I have a case-control study in which the cases are firms with health insurance and the controls are firms with no health insurance. I am studying the factors affecting enrolment in health insurance and was therefore using a logistic regression, which includes several covariates on firm characteristics that were measured in a survey. I have randomly sampled the firms from a database that includes two strata: insured and uninsured firms. I selected 65 from each group. However, within the group I also sampled from four strata that correspond to industry. I am therefore wondering if I need to use conditional logistic regression, as opposed to unconditional logistic regression. However, I was under the impression that conditional logistic regression was for matched case-control studies or panel studies. In other feedback I've received I've been told that because I sampled on the outcome, I need to use the conditional model. Could someone please help me figure out which m? Any references would also be much appreciated. Thank you.
I don't agree that you sampled on the outcome, since you sampled on company and enrollment is your outcome. You may want to deal with the company as a random effect and the other features as fixed effects. So I am suggesting yet a third alternative: generalized mixed models.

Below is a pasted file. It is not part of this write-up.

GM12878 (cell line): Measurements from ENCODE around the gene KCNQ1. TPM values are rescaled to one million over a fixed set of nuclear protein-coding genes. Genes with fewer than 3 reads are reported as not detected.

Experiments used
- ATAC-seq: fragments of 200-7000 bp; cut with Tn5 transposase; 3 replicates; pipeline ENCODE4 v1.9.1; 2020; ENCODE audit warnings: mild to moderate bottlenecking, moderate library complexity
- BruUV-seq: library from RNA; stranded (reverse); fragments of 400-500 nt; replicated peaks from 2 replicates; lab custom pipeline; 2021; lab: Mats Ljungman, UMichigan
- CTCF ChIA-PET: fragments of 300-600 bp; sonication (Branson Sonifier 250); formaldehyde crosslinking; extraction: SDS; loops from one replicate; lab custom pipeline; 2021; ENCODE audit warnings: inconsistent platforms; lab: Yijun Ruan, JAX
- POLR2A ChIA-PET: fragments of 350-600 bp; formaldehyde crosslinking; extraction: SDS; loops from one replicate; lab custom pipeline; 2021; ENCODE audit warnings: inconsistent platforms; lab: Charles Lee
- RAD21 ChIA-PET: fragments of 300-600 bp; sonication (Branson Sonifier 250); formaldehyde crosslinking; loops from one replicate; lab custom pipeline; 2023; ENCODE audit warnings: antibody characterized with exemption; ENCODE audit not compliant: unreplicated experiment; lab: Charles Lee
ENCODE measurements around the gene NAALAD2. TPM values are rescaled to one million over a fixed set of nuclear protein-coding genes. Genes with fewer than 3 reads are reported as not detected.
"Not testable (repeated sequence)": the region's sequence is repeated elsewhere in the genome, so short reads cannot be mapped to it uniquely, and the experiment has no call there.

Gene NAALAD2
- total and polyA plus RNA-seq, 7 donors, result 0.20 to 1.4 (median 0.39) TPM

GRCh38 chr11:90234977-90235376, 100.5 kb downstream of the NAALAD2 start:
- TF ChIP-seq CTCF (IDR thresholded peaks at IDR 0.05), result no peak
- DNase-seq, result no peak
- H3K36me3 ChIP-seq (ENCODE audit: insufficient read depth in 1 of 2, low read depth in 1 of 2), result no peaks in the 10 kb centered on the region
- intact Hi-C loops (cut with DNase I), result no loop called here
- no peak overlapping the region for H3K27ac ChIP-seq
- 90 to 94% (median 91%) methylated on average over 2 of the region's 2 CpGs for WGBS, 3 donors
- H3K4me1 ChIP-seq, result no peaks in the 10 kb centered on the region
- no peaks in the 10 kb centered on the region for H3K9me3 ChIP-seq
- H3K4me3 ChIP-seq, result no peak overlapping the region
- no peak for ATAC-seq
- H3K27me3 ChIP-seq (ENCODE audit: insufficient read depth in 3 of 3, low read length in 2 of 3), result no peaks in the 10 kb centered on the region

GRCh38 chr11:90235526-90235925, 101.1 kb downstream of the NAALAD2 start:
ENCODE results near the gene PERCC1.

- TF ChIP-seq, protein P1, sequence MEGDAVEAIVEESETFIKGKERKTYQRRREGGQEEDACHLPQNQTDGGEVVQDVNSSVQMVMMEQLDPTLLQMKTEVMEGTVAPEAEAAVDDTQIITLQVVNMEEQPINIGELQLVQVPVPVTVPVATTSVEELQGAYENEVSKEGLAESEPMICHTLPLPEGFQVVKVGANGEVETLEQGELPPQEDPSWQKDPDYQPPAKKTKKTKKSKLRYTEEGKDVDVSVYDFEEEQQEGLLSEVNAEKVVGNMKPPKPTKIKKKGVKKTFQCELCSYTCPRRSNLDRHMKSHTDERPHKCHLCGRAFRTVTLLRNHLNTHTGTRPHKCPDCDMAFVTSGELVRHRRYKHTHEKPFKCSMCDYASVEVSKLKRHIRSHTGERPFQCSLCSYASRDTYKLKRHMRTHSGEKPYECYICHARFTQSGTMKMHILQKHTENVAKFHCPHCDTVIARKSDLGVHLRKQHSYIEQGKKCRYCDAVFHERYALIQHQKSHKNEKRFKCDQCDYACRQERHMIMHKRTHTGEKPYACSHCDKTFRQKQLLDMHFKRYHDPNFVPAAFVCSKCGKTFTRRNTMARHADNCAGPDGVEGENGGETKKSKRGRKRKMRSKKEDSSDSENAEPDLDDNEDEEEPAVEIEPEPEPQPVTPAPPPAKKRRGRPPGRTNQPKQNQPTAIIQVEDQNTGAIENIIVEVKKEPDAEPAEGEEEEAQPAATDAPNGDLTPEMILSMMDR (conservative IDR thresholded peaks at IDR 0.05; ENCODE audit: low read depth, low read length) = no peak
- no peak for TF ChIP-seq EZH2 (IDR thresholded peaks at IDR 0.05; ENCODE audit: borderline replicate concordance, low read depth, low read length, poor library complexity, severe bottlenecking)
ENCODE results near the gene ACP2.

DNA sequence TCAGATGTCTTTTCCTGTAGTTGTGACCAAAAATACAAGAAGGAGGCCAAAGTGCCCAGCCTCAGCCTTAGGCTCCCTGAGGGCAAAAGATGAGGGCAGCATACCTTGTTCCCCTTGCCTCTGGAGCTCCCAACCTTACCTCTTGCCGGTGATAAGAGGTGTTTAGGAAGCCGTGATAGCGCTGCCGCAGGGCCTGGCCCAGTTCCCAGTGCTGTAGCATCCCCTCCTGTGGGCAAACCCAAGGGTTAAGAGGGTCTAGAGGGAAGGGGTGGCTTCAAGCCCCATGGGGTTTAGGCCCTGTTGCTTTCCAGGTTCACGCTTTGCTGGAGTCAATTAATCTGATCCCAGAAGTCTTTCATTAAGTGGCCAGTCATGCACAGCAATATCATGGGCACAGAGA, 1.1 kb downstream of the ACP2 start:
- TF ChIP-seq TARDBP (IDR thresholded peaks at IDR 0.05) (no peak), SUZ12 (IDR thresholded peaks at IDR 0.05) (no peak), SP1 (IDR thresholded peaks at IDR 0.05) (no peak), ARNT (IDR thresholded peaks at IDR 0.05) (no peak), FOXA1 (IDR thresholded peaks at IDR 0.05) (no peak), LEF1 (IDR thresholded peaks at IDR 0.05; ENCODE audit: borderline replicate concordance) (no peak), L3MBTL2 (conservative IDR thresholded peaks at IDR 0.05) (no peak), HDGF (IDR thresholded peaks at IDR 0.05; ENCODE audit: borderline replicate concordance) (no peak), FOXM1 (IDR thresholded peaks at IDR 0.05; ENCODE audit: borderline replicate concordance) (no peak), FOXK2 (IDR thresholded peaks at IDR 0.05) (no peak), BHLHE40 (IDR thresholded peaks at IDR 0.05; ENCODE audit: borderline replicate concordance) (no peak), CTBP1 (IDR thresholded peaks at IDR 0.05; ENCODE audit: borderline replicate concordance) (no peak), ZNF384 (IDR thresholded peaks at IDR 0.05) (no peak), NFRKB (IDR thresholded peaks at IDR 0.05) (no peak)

After clarification: If the outcome is company enrollment rather than employee enrollment, then it is an ordinary case-control study for which unconditional logistic regression should be the standard approach. Conditional logistic regression is not necessary unless there were further conditions on the sampling regarding other company features.
Further clarification: If you were using R, then the package to identify and install would be not surprisingly: "sampling" by Thomas Lumley. It provides for the appropriate incorporation of the two-way sampling strategy you have outlined in the design phase prior to estimation with the svyglm() function. Stata also has a set of survey functions and I imagine they can also be used with the general linear modeling functions it provides. SAS didn't have such facilities in the past so the SUDAAN program was needed as an added (expensive) purchase, but I have a vague memory that this may have changed with its latest releases. (I don't know about SPSS with regard to sampling support for GLM models.)